Salt, Vitamins, and Minerals. Understanding Diabetes
Many people with diabetes have to keep their blood pressure under control. This is eespecially true for people with type 2 diabetes. High blood pressure can increase the risk of developing heart disease and stroke. Numerous studies shows that too much of sodium (or table salt) can lead to high blood pressure.
Little salt is very beneficial for the body because it has a role in forming electrolytes used to communicate electric signals between cells. But person with diabetes have to keep an eye on the safe levels of sodium in the food. There can be hidden salt in many foods, such as cheeses, salad dressings, cold cuts, canned soups, and of course fast foods. Hech, even peanut butter contains hidden salt! Take the salt shaker off the table, read labels in search of sodium content, and please read advertisement on this very page to find more up-to-date information on diabetes disease andd to find great deals for diabetes products and services.
People with diabetes have the same requirements for minerals and vitamins as people without diabetes. You are most likely getting all the vitamins and minerals you need if you are eating a variety of healthy foods, rich in cereals, grains, vegetables and fruits. Large doses of micronutrients have not been shown to help in diabetes control. In fact, large doses of some fat soluble vitamins can be harmful, so don’t shove that fistful of vitamin supplements in your mouth just yet. 🙂 If you think you may not be getting all the vitamins and minerals you need or not getting enough of them, please check with your diabetes dietitian first. Dietitian can make changes in your diabetes diet plan in order to get your vitamins and minerals from the natural food, preferrably organic food, than from chemical pill. The nature knows better how to produce and combine micronutrients for the maximum benefits.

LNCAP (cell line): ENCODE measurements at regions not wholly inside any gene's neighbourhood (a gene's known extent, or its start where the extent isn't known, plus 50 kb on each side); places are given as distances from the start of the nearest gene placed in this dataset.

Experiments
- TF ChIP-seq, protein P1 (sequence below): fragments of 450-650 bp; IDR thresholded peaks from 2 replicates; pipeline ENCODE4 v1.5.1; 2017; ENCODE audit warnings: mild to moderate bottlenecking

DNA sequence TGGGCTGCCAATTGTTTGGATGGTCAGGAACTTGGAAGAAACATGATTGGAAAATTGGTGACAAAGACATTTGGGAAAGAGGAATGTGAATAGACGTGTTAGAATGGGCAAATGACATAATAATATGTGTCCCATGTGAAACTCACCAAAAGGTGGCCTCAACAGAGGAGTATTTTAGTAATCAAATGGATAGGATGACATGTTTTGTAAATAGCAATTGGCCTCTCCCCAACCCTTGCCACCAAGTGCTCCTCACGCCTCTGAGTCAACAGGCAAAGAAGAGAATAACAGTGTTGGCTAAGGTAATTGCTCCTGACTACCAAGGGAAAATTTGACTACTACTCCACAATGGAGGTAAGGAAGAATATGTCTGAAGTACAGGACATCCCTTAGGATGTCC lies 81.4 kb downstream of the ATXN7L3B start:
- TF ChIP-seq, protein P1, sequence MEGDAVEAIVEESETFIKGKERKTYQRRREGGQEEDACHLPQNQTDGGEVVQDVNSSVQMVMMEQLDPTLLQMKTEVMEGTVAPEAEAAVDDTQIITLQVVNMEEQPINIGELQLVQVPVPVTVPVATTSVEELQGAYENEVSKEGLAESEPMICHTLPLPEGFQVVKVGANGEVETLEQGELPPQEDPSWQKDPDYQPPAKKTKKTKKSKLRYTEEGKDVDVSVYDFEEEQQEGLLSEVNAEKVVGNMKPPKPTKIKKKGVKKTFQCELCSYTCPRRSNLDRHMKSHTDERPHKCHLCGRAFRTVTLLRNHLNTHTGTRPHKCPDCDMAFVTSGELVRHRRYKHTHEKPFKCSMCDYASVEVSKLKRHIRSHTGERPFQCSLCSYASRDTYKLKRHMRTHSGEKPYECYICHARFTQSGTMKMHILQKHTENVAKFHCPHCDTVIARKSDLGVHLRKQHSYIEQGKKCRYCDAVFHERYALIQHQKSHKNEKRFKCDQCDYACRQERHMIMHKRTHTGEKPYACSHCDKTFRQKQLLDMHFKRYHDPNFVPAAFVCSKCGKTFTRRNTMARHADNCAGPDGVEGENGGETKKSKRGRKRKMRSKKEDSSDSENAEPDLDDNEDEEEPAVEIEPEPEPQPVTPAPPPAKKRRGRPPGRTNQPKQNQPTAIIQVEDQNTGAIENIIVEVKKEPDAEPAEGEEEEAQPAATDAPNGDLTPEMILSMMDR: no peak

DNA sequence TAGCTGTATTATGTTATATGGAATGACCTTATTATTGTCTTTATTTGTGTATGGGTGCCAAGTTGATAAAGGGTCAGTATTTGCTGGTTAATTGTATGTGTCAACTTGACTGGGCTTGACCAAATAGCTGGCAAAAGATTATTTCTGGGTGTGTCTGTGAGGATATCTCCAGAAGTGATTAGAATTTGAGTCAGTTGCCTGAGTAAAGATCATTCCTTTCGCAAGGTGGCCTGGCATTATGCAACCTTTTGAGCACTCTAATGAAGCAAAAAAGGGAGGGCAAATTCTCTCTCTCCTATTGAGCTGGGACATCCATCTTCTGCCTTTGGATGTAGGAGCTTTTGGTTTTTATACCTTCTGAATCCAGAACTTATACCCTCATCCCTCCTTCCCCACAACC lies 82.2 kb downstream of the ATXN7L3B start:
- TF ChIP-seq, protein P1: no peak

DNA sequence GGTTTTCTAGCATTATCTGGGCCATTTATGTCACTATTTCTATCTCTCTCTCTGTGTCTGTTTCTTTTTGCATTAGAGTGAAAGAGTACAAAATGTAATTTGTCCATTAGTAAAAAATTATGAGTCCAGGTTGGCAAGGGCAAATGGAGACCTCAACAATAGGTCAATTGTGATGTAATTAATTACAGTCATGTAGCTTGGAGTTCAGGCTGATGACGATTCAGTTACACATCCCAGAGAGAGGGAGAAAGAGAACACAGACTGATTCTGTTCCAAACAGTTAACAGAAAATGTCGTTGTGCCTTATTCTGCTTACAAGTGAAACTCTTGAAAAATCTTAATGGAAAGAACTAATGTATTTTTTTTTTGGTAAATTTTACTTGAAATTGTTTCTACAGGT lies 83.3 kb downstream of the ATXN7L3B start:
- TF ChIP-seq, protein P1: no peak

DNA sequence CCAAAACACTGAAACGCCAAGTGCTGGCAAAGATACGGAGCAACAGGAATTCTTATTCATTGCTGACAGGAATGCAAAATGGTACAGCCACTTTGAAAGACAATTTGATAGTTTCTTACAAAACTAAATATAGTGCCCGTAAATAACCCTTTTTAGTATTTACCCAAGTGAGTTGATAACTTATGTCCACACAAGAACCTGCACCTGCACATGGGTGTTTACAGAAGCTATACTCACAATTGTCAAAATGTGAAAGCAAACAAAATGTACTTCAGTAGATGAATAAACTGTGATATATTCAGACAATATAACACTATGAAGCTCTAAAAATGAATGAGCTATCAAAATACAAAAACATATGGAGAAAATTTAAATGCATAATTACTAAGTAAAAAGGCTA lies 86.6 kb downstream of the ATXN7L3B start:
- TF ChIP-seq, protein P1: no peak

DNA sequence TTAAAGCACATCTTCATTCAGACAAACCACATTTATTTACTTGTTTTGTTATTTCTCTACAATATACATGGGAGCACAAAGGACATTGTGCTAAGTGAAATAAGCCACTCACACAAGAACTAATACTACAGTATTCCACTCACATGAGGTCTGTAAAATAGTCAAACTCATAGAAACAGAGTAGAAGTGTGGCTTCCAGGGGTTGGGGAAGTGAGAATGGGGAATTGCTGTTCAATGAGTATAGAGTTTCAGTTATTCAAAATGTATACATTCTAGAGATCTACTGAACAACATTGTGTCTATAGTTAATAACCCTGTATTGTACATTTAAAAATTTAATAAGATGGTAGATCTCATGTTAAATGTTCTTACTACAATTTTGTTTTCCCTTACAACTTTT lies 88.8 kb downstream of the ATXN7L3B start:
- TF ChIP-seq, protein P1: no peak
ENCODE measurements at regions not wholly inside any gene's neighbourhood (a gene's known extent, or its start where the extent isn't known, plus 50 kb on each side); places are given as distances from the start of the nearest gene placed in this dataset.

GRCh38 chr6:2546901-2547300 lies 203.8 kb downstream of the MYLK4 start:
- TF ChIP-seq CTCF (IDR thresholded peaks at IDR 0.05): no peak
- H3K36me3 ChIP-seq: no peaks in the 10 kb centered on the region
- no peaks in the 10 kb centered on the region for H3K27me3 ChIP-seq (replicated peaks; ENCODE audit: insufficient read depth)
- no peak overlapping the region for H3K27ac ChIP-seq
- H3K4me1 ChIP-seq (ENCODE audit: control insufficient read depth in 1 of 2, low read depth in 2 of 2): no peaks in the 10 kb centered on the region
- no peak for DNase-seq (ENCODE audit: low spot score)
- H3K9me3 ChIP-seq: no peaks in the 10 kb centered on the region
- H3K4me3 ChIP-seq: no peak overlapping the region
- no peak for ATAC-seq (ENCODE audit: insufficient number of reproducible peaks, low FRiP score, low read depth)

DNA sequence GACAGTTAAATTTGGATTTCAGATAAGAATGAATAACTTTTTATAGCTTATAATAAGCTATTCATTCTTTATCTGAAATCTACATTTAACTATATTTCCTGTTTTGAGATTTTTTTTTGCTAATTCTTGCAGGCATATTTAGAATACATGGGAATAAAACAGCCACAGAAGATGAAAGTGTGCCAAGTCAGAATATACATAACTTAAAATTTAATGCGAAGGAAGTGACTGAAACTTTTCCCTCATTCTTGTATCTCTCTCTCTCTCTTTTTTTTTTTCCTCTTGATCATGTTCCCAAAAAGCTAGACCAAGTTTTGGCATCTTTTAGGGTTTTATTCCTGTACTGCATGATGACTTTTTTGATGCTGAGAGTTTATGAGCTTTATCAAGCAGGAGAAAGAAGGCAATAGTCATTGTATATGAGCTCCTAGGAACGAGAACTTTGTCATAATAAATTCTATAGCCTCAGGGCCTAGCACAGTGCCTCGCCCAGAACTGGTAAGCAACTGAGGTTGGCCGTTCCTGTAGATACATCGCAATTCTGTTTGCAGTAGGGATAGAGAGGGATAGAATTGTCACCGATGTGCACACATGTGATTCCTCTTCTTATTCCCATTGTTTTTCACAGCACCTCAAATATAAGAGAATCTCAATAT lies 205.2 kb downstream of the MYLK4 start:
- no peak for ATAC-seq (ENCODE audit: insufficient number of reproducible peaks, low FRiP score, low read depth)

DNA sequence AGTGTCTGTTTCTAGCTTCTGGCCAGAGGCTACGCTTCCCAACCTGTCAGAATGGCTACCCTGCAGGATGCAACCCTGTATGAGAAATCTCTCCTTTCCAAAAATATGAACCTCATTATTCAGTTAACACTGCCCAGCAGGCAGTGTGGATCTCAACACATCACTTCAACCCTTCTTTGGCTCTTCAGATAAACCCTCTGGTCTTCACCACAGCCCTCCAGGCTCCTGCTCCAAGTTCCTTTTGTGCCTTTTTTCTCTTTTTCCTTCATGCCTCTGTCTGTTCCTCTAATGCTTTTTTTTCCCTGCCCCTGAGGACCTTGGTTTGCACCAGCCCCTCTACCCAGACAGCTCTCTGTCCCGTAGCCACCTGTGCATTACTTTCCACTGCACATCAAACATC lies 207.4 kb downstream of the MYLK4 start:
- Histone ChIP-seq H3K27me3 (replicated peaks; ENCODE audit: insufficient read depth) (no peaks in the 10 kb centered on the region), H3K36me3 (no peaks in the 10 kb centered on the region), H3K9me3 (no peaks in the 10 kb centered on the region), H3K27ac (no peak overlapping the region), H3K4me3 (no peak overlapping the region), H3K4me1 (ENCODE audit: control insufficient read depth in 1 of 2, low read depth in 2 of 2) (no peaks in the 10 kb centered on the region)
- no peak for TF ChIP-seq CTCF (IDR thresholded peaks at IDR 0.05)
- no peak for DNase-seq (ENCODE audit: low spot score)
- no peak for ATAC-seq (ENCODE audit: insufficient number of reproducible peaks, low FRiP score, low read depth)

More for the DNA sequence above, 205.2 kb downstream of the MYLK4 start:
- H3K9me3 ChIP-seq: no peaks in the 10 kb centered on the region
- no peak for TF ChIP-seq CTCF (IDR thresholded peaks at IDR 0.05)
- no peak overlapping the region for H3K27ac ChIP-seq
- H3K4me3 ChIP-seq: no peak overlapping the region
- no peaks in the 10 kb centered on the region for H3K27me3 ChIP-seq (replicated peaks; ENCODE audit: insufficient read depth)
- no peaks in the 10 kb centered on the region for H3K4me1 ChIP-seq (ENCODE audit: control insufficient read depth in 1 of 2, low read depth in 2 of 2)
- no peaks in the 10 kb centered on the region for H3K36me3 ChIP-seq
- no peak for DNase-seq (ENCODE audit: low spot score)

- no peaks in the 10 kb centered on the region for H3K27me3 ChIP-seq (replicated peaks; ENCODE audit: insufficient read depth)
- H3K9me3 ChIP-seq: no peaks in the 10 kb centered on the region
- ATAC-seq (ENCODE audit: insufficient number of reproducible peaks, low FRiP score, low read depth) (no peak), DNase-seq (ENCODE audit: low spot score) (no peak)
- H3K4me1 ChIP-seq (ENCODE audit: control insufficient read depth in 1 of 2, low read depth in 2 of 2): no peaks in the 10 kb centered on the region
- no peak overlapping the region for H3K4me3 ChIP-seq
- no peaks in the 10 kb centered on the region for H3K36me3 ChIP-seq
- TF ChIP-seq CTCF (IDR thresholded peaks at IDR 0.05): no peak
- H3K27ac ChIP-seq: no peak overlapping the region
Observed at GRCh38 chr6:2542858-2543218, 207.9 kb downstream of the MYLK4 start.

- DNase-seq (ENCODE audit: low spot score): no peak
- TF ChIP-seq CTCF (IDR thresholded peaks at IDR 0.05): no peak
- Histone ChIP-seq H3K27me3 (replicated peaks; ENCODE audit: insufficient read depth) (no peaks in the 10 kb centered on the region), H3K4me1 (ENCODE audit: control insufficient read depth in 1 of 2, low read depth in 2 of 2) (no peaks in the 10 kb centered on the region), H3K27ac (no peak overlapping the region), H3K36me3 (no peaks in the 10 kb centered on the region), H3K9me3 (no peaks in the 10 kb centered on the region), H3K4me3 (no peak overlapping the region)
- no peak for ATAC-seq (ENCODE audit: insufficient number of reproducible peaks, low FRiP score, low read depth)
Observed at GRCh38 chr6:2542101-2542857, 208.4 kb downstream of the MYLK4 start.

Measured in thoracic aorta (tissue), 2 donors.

If you have diabetes you will be much better off if you’ll stick to organic produce in your diabetes diet plan.